The Huntington Theatre Company offers a comedic dessert to end its 31st season—, only it’s kind of a tart one. Rapture, Blister, Burn, by Gina Gionfriddo, takes a fiery look at modernday feminism over afternoon martinis. After grad school, the two protagonists, Catherine and Gwen, pursued different paths: Catherine Croll is a 40-something author and television pundit who has always operated on career overdrive, while her friend Gwen took the mommy path in raising two children. Each covets the other’s life as they both spiral into midlife what-could-have-been fantasies. Their story is framed by those of Avery, a 21-year-old former pre-med student, and Catherine’s 70-something mother, who have their own takes on feminism.

The production is helmed by Huntington Artistic Director Peter DuBois, a longtime friend and collaborator of Gionfriddo, who earned a Pulitzer Prize nomination for their last effort, the acerbic comedy Becky Shaw. After receiving rapturous reviews in New York last summer, Rapture, Blister, Burn plays at the South End/Calderwood Pavilion through June 22. Here DuBois and Gionfriddo talk about friendship, dark humor, and changing expectations.

After Becky Shaw, what brought the two of you back together?
Peter DuBois: We started thinking about this play right around when we were in London with Becky Shaw.
Gina Gionfriddo: Peter did a couple of productions at Second Stage Theatre [in New York], where Becky premiered, and I started feeling a little jealous that I wasn’t in the room with him. [Laughs] And I had to get to writing something. I think that kicked me out of my procrastination.

What is it about your chemistry that makes you work well together?
GG
: It’s the same thing that actors talk about with Peter—that it’s a very safe room to be in. I can go dark, I can fall on my face, I can go wherever I want to go and feel like it’s going to be okay.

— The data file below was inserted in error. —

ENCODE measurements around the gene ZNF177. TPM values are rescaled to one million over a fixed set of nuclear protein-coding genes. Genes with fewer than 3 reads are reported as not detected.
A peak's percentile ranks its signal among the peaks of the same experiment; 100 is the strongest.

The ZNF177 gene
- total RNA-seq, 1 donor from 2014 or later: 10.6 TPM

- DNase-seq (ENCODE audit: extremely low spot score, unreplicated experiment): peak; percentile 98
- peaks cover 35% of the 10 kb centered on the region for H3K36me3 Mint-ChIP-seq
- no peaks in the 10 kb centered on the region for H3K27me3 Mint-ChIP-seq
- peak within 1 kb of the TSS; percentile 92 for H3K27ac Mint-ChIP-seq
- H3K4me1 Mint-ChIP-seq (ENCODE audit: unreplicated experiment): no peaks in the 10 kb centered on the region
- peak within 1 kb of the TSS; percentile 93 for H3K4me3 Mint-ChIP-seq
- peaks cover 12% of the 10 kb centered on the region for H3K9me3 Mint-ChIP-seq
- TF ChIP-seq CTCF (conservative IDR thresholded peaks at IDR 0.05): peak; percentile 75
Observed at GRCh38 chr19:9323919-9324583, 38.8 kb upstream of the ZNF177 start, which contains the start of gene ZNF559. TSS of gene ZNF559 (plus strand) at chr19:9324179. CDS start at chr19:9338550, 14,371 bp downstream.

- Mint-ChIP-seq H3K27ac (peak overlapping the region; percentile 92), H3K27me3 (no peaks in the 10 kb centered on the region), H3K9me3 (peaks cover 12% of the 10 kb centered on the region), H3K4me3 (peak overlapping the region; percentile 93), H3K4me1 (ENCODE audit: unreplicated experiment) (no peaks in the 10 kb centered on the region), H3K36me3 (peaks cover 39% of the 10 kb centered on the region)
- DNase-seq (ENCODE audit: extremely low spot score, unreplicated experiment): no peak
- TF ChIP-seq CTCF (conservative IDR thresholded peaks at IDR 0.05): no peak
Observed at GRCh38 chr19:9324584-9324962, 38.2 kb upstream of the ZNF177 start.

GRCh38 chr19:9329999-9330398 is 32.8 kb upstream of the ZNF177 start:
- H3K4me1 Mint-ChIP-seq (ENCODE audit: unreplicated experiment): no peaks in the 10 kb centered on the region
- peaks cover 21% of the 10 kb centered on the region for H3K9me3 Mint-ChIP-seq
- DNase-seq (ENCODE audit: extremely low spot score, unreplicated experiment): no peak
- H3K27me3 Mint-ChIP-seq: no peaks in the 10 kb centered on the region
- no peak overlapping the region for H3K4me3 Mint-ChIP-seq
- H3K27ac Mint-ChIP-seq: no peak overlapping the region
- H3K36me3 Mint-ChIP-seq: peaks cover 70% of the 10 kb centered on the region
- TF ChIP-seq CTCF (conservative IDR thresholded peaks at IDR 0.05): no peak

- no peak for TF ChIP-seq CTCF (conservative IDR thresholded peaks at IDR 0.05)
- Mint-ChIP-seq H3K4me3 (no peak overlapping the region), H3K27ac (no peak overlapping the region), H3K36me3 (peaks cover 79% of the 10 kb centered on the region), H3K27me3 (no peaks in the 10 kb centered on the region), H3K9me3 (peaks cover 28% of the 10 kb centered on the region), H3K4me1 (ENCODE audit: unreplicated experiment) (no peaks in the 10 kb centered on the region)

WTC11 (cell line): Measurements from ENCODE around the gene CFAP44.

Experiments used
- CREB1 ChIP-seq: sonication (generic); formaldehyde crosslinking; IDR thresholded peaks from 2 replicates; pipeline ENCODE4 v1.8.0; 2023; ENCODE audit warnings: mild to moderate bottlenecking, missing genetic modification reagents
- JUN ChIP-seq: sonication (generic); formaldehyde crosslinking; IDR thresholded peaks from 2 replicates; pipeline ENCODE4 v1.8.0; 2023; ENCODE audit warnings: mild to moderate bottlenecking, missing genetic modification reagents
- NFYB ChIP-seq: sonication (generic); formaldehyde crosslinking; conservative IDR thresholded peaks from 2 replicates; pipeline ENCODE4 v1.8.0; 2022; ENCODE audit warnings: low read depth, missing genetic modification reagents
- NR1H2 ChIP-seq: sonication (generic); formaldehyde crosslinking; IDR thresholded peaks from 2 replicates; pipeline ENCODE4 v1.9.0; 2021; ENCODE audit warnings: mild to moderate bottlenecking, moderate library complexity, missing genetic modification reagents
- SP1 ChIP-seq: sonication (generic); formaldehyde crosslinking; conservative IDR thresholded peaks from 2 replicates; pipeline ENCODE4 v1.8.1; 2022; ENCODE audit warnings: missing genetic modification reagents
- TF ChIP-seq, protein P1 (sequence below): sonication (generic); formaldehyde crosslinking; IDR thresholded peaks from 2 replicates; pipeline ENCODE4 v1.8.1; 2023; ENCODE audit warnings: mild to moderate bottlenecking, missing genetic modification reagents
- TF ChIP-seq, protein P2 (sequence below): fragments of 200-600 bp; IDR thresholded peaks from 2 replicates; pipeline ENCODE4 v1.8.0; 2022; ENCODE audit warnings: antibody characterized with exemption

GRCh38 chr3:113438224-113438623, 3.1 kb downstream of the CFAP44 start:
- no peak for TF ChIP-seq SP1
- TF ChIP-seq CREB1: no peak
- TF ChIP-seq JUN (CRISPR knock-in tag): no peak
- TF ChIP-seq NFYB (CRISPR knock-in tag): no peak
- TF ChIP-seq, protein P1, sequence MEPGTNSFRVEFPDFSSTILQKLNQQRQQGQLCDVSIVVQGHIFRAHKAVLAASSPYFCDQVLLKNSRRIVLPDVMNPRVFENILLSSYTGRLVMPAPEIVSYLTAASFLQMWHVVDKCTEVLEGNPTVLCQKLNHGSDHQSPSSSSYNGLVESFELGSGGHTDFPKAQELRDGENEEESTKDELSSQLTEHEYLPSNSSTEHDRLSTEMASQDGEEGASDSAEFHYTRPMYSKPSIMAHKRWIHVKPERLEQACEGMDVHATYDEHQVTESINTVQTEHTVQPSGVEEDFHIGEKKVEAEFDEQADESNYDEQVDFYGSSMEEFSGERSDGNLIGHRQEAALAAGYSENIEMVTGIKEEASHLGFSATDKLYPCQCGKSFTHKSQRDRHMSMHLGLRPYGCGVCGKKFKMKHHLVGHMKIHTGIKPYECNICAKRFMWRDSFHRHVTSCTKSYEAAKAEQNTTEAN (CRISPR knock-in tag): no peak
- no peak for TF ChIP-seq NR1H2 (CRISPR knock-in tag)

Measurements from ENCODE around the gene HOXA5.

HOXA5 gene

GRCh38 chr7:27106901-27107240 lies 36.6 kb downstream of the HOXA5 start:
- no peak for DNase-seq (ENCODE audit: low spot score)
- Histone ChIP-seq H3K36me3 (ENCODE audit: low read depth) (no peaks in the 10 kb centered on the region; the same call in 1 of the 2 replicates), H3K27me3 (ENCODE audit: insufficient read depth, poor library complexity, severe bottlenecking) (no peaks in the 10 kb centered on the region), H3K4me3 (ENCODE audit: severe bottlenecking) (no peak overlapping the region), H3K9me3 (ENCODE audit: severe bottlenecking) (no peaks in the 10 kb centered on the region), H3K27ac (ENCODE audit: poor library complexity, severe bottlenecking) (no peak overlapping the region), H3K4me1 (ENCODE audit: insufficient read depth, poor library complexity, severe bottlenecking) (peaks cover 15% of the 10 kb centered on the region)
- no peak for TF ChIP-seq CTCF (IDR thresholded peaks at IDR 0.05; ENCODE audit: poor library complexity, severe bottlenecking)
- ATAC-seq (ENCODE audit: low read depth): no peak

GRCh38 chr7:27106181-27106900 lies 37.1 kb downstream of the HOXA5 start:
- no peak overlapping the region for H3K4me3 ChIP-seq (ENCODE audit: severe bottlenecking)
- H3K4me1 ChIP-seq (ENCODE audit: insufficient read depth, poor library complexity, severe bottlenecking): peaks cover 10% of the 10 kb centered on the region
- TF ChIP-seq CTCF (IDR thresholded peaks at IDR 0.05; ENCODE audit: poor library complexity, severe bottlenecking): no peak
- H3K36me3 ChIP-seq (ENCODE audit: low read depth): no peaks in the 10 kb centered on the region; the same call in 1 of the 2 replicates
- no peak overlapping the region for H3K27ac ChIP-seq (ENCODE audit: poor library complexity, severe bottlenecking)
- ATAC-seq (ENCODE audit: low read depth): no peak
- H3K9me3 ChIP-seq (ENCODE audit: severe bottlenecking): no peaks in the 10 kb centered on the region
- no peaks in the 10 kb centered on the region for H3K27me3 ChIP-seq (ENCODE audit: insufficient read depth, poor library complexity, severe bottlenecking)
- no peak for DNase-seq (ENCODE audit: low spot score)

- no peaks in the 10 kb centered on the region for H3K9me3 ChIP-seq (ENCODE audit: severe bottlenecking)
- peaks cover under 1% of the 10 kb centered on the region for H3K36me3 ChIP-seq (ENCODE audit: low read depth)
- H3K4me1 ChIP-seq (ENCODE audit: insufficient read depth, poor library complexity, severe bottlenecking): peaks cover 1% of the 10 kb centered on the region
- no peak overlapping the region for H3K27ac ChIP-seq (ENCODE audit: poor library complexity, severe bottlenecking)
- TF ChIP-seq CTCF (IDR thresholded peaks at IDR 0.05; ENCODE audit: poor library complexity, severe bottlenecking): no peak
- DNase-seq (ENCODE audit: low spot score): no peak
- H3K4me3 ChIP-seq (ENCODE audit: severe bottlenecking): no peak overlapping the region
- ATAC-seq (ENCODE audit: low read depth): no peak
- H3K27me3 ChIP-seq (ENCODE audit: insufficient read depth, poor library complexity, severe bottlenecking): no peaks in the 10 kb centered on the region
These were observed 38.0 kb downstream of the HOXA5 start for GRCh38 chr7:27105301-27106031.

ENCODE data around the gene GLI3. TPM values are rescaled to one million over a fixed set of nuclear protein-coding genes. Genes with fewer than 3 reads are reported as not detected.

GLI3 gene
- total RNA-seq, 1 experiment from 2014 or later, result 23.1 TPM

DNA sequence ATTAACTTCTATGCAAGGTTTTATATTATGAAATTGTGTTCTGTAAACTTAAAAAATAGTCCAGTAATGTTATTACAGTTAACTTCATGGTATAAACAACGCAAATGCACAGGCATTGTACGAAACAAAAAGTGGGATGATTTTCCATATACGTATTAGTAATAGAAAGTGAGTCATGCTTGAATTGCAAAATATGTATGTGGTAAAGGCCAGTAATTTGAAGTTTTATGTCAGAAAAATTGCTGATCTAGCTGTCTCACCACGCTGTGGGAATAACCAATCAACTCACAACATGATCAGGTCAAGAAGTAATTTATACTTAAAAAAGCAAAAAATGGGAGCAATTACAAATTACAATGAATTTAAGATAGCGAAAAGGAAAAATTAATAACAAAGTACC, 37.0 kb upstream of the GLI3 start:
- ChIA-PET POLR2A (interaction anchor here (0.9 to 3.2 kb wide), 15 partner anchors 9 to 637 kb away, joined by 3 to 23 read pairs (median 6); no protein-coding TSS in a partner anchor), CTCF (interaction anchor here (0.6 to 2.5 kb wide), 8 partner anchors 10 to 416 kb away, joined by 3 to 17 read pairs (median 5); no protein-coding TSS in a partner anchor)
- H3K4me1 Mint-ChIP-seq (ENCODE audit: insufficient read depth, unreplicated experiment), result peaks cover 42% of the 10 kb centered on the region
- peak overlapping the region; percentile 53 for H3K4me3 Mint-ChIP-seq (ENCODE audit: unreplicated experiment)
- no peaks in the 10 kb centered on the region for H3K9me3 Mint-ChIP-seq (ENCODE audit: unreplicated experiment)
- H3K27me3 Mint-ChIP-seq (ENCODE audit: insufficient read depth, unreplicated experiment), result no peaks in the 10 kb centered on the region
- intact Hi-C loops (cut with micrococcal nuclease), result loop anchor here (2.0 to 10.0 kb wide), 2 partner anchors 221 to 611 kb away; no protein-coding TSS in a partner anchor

PD: I love being in the room with Gina, watching the work happen. There’s an incredible amount of trust and ease. What’s great is, sometimes watching the sausage get made can be pretty intense, because maybe a scene has to go in the wrong direction before it goes in the right direction. Gina is really great about watching that process and having a sense of humor about it.

Do you share the same sense of humor?
GG: We both have a dark, gallows sense of humor, and we can also go blue.
PD: We share a fascination with the darker motivations of human behavior. We were together when the Monica Lewinsky scandal broke; basically I was staying at Gina’s, and we spent 24 hours glued to the TV.

How do you relate to the 40-something and 20-something characters in the play?
PD: I relate to the character of Avery. She’s very bold in how she strikes out into the world. She doesn’t know what she doesn’t know, so you worry about her a little bit. She’s leaping out into the world, and I definitely relate to that. When I look back to some of the things I was doing in my 20s, I sometimes shudder. [Laughs]
GG: It’s funny. Avery is like people I’ve known, but in my 20s I was far less confident and much more worried than most of the 20-year-olds around me. I guess it’s all turned out better than I thought it would. [Laughs] I think Avery is going to be disappointed. I wasn’t.

Gina, you became a mother while this work germinated. Did that influence your point of view?
GG: I wrote the play in the space of “I’m hoping to be a mother, but I’m not totally sure that it’s going to work out.” That’s one of the reasons I didn’t make the desire for motherhood the central focus of the play—because I didn’t know how the journey was going to turn out. I wanted Catherine to be someone who has regrets and doubts, but not that specific one.

Rapture, Blister, Burn runs May 24 through June 22 at the South End/Calderwood Pavilion at the Boston Center for the Arts, 527 Tremont St., 617-266- 0800; huntingtontheatre.org

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